Le Bistro Montage

Montage, farewell. It’s been swell.

A Portland legend of late-night dining swagger and the occasional lunch serves its last gator bite. A sweet goodbye to a joint supreme.

It was called, officially, Le Bistro Montage, although for decades most Portlanders have called it just Montage. And I write “was” because, as several news sources have reported today, as of today it is no longer. Lizzie Acker has a few details on The Oregonian/Oregon Live.

Montage, a sort-of Cajun joint tucked in a delicately fading old brick building below the east side of the Morrison Bridge, was one of those Portland places, a legend in the perpetual making, a place for hipsters and anti-hipsters and your country cousins in to see the town; a time-bending passageway from Old Portland to New. Late at night it howled, and when you went there it was often for two seemingly contradictory reasons: because it was familiar and comfortable and you knew what to expect; and because chances were better than fair something totally unanticipated might explode.

It also, for a while, served weekday lunches, and those days happened to coincide with the time that I was doing a stretch at The Oregonian writing a column called Day Time Diner, in which I explored the highs and lows of morning and midday dining in Portland, sometimes at high-end places but with the column’s affections definitely teetering toward the wayward attractions of the homely joint. Homely Montage was not, although its decorative brilliance was hardly of the Architectural Digest sort. A joint it definitely was – one of the city’s best, and one whose loss many people, old and young, are going to mourn.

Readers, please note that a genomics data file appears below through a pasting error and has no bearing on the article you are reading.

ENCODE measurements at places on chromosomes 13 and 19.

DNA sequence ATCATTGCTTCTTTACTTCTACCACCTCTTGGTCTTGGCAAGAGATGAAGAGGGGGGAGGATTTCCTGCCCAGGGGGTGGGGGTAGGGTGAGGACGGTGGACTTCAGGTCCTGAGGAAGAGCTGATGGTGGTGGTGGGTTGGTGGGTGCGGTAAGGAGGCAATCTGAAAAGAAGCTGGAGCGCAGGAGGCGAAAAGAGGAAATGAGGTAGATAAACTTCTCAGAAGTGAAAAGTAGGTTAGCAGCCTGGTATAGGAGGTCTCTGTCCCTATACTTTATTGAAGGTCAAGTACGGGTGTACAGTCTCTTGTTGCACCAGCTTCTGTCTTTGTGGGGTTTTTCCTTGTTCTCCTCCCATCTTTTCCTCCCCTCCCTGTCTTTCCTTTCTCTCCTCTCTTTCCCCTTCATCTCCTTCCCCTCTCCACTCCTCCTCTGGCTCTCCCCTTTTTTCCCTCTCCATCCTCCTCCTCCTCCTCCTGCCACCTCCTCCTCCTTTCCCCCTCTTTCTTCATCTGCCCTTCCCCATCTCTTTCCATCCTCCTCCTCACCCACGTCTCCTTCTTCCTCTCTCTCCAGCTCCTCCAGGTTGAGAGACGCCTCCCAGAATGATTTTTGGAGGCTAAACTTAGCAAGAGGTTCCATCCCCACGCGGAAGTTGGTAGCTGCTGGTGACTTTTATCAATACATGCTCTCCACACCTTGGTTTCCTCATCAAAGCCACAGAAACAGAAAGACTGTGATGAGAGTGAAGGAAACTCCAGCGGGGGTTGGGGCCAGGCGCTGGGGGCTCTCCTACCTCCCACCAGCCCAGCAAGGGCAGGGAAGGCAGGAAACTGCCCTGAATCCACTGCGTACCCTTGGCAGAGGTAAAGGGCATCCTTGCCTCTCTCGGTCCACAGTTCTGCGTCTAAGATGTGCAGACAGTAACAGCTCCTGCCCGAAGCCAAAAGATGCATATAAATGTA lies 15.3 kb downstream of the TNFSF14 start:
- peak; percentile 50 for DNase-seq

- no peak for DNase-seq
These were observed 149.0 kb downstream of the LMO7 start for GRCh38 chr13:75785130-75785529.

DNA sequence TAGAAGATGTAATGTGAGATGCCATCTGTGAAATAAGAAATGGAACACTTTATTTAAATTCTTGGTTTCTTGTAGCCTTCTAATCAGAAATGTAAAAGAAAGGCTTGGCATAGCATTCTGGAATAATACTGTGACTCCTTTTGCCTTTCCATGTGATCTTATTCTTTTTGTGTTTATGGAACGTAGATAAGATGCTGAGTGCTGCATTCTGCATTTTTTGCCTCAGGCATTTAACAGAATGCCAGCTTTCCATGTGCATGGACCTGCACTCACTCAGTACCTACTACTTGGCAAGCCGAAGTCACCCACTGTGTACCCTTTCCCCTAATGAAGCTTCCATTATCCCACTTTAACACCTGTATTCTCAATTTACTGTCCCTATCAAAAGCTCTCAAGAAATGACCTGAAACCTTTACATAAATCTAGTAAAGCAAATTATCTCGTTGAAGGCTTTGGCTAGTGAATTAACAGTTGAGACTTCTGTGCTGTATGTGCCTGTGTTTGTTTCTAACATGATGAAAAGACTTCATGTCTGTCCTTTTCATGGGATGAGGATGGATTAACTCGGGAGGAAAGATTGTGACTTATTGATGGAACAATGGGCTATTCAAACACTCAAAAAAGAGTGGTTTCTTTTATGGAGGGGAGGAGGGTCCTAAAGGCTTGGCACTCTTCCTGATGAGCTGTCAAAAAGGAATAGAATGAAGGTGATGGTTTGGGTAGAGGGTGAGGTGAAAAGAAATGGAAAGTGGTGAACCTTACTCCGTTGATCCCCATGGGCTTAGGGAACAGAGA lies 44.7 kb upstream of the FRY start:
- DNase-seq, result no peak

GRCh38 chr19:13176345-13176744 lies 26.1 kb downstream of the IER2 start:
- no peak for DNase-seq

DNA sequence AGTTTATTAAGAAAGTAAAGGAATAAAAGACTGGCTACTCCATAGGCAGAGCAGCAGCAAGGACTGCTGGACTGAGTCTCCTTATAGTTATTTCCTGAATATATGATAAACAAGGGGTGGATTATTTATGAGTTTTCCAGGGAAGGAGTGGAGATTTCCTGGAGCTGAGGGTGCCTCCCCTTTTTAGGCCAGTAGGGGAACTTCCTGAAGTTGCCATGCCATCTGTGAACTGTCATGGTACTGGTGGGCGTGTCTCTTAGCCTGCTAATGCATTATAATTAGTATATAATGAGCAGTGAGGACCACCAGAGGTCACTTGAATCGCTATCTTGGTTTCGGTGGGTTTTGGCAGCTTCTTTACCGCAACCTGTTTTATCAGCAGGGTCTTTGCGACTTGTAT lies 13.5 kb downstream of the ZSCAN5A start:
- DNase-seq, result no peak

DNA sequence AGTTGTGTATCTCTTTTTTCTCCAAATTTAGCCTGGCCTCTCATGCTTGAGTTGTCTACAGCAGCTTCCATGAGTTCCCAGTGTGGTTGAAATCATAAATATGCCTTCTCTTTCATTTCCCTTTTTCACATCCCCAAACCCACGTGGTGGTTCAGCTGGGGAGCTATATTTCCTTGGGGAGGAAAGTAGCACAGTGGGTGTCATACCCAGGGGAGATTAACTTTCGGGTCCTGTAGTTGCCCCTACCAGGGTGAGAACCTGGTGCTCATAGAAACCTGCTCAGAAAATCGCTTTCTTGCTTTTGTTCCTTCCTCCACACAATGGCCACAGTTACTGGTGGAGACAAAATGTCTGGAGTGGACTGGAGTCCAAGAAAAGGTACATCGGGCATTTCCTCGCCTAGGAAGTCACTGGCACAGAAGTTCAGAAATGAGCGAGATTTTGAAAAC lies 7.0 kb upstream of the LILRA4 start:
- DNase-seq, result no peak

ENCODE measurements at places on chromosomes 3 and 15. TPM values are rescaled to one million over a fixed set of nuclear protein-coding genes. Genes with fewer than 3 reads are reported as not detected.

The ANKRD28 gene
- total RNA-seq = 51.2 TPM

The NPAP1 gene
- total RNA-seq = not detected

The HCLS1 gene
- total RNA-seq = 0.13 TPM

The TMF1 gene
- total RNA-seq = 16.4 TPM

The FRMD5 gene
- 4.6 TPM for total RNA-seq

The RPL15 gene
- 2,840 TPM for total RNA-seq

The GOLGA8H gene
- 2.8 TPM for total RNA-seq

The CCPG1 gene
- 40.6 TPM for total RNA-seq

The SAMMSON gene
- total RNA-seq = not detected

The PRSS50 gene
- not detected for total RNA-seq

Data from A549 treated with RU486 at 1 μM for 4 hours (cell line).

Here, then, is my Day Shift Diner ode to the vagrant pleasures of Montage, as it ran in The Oregonian on May 5, 2006. Merci, Montage. May a jazz band march you to your grave.


DAY SHIFT DINER: Montage’s down-and-dandy lunch

On the third visit I broke down and ordered the fried Spam sandwich.

Surprisingly, it was pretty good: sliced thin and cooked crisp, a poor-man’s BLT cushioned by blankets of lettuce, red onion and tomato between pieces of toast.

More surprising still, I was sitting at the ancient gnarled counter of Le Bistro Montage in the naked light of day, which is a little like basking in the sun with the Vampire Lestat.

Le Bistro Montage, from the outside, tucked beside the pilings of the Morrison Bridge. Photo: Visitor7, July 27, 2013, via Wikimedia Commons